It’s very common for a few variations of an answer to a question to be possible; for example, when a form asks users to provide information about their state, and a user responds by typing their state’s abbreviation instead of the full name (for example, CA instead of California). The form should accept both formats, and it’s the developer job to convert the data into a consistent format.
In other words, be liberal in what you accept from users.
I find the robustness principle to be an immensely powerful way of figuring out how to approach many design problems. When it comes to figuring out what specific tools or technologies to use, there’s an equally useful principle: the rule of least power:
Choose the least powerful language suitable for a given purpose.
On the face of it, this sounds counter-intuitive; why forego a powerful technology in favour of something less powerful?
Well, power comes with a price. Powerful technologies tend to be more complex, which means they can be trickier to use and trickier to swap out later.
In the web front-end stack — HTML, CSS, JS, and ARIA — if you can solve a problem with a simpler solution lower in the stack, you should. It’s less fragile, more foolproof, and just works.
Instead of using ARIA to give a certain role value to a div or span, try to use a more suitable HTML element instead.
It sounds a lot like the KISS principle: Keep It Simple, Stupid. But whereas the KISS principle can be applied within a specific technology—like keeping your CSS manageable—the rule of least power is all about evaluating technology; choosing the most appropriate technology for the task at hand.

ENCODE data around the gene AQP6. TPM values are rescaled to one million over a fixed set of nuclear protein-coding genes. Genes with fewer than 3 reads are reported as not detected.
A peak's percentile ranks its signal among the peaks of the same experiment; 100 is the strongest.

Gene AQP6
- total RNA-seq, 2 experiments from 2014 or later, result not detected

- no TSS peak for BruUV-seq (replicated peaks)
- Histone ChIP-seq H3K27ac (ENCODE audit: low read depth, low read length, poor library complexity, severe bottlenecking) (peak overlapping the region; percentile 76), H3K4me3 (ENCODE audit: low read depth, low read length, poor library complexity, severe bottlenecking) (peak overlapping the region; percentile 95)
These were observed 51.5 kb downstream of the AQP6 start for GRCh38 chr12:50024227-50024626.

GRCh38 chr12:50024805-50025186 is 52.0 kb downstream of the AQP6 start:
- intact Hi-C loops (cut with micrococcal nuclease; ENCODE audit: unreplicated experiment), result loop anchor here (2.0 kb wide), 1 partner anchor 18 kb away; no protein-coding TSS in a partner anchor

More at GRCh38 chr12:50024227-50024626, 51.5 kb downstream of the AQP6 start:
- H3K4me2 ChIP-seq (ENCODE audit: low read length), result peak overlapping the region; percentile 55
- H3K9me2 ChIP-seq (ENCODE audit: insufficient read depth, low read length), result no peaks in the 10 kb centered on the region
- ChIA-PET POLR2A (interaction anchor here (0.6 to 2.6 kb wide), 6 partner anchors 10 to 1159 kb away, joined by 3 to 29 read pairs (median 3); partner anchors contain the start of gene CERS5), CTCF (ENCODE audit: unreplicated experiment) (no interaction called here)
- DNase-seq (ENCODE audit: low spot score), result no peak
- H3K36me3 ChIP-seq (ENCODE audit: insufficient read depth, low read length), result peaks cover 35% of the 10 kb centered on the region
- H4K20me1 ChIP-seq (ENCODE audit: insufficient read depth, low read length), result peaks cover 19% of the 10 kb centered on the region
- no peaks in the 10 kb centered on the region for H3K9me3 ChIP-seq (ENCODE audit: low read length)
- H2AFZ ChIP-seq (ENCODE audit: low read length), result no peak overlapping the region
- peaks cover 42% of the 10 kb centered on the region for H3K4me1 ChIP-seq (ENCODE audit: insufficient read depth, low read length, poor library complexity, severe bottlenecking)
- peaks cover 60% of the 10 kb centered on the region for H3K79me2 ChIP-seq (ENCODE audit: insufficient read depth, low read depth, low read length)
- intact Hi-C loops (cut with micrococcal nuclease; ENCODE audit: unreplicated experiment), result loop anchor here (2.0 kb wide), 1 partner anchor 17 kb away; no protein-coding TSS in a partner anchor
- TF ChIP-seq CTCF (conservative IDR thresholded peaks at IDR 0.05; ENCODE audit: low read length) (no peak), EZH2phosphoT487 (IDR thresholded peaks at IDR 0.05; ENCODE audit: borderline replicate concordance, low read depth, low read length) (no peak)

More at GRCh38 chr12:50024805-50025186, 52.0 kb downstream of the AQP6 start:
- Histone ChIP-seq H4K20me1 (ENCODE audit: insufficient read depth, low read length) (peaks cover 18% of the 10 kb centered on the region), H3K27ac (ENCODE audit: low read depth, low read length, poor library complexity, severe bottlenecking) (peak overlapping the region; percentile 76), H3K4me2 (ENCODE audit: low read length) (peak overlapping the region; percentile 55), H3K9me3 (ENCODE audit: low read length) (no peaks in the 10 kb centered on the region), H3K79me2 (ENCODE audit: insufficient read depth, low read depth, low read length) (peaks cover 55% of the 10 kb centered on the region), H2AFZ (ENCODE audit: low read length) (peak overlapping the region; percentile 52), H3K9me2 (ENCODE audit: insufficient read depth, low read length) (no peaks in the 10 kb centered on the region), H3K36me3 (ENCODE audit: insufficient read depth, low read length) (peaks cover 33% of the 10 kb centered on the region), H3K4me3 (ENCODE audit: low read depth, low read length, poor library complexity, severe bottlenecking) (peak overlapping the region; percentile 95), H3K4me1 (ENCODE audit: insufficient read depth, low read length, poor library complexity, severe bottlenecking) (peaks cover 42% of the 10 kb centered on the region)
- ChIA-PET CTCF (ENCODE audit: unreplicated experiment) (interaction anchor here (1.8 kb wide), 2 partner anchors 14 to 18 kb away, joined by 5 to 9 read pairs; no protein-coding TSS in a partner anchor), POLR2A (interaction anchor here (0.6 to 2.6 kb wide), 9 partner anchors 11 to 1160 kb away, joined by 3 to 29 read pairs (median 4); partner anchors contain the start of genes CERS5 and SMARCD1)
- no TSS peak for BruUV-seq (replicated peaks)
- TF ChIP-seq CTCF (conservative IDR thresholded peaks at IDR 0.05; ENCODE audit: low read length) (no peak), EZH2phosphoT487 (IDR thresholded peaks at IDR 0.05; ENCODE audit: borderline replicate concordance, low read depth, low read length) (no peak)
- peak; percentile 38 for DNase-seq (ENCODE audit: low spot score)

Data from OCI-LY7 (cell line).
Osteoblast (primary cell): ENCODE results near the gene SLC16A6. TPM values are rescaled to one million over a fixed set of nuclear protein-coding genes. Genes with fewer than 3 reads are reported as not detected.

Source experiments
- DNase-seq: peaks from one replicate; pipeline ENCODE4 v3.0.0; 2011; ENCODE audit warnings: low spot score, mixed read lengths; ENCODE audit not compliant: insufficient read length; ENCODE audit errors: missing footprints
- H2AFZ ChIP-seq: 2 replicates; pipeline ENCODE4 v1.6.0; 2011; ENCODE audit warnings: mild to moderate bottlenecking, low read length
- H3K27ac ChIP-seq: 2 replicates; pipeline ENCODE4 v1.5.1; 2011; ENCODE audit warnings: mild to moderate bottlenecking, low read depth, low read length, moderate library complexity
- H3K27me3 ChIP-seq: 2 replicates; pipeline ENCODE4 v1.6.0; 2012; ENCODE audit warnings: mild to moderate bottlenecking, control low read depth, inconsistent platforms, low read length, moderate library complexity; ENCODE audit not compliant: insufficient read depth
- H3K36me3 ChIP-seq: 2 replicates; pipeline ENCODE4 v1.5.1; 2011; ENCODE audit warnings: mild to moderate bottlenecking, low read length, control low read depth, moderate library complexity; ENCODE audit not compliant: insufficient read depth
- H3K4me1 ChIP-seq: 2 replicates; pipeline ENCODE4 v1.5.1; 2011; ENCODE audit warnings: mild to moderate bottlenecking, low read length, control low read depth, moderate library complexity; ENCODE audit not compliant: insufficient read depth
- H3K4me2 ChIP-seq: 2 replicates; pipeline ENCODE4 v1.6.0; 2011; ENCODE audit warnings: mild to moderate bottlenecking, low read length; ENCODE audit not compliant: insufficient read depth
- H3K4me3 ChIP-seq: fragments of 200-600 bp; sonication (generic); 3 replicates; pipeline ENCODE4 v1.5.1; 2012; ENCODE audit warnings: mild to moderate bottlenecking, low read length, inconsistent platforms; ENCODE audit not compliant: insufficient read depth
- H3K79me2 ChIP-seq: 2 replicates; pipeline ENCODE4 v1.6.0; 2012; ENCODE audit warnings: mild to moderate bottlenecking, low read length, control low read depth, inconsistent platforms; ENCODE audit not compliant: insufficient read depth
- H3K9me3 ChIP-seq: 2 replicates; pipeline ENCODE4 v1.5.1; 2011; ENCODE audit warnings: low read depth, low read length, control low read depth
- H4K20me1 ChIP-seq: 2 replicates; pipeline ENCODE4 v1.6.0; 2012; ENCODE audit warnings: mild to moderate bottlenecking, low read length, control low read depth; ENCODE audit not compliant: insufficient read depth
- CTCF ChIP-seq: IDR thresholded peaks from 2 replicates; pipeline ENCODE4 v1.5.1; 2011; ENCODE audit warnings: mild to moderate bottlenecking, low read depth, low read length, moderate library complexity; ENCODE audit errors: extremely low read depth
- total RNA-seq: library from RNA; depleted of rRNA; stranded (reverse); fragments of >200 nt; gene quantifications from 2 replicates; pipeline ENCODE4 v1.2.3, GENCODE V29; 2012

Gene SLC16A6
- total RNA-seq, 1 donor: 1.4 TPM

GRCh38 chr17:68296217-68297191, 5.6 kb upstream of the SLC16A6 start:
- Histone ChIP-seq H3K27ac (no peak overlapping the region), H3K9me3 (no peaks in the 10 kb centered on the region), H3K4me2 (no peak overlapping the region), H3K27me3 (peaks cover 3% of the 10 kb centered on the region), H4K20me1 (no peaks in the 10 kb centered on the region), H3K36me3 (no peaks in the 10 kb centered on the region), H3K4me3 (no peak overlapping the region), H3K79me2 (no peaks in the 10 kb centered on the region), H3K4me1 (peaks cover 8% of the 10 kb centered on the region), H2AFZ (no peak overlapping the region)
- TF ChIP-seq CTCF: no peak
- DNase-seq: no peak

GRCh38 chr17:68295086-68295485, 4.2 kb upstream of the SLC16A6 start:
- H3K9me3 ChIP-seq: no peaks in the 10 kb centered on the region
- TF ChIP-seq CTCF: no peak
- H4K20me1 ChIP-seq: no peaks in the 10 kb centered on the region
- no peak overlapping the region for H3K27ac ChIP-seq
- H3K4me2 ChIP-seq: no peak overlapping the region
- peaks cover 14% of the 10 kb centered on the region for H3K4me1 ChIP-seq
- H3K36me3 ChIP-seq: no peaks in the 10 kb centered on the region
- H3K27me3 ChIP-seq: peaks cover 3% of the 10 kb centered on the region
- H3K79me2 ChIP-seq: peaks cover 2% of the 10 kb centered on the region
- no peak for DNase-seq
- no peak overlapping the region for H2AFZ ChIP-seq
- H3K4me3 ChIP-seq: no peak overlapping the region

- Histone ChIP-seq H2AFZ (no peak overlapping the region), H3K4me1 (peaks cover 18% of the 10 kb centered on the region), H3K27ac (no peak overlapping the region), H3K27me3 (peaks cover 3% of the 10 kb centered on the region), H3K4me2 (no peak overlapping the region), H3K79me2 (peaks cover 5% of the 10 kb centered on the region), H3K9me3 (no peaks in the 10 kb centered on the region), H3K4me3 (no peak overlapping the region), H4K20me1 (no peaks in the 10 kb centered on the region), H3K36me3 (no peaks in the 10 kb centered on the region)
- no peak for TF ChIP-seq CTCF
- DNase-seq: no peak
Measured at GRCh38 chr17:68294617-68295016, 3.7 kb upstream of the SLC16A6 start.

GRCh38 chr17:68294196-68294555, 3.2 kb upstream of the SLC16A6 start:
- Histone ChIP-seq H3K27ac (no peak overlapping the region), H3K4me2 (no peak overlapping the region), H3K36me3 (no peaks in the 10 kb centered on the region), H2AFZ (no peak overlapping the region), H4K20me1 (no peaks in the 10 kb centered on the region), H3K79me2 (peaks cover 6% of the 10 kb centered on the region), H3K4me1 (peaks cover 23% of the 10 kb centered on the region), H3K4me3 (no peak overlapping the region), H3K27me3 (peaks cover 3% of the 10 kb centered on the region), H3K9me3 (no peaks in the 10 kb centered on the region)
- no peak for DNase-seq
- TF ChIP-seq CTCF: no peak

At least, they don’t physically exist. They are intangible.
They’re in good company.
Feelings are intangible, but real. Hope. Despair.
Ideas are intangible: liberty, justice, socialism, capitalism.
The economy. Currency. All intangible. I’m sure we’ve all had those “college thoughts”:
Money isn’t real, man! They’re just bits of metal and pieces of paper ! Wake up, sheeple!
Nations are intangible. Geographically, France is a tangible, physical place. But France, the Republic, is an idea. Geographically, North America is a real, tangible, physical land mass. But ideas like “Canada” and “The United States” only exist in our minds.
Faith—the feeling—is intangible.
God—the idea—is intangible.
Art—the concept—is intangible.
A piece of art is an insantiation of the intangible concept of what art is.
Incidentally, I quite like Brian Eno’s working definition of what art is. Art is anything we don’t have to do. We don’t have to make paintings, or sculptures, or films, or music. We have to clothe ourselves for practical reasons, but we don’t have to make clothes beautiful. We have to prepare food to eat it, but don’t have to make it a joyous event.
By this definition, sports are also art. We don’t have to play football. Sports are also intangible.
A game of football is an instantiation of the intangible idea of what football is.
Football, chess, rugby, quiditch and rollerball are equally (in)tangible.
But football, chess and rugby have more consensus.
(Christianity, Islam, Judaism, and The Force are equally intangible, but Christianity, Islam, and Judaism have a bit more consensus than The Force).
HTML is intangible.
A web page is an instantiation of the intangible idea of what HTML is.
But we can document our shared consensus.
A rule book for football is like a web standard specification. A documentation of consensus.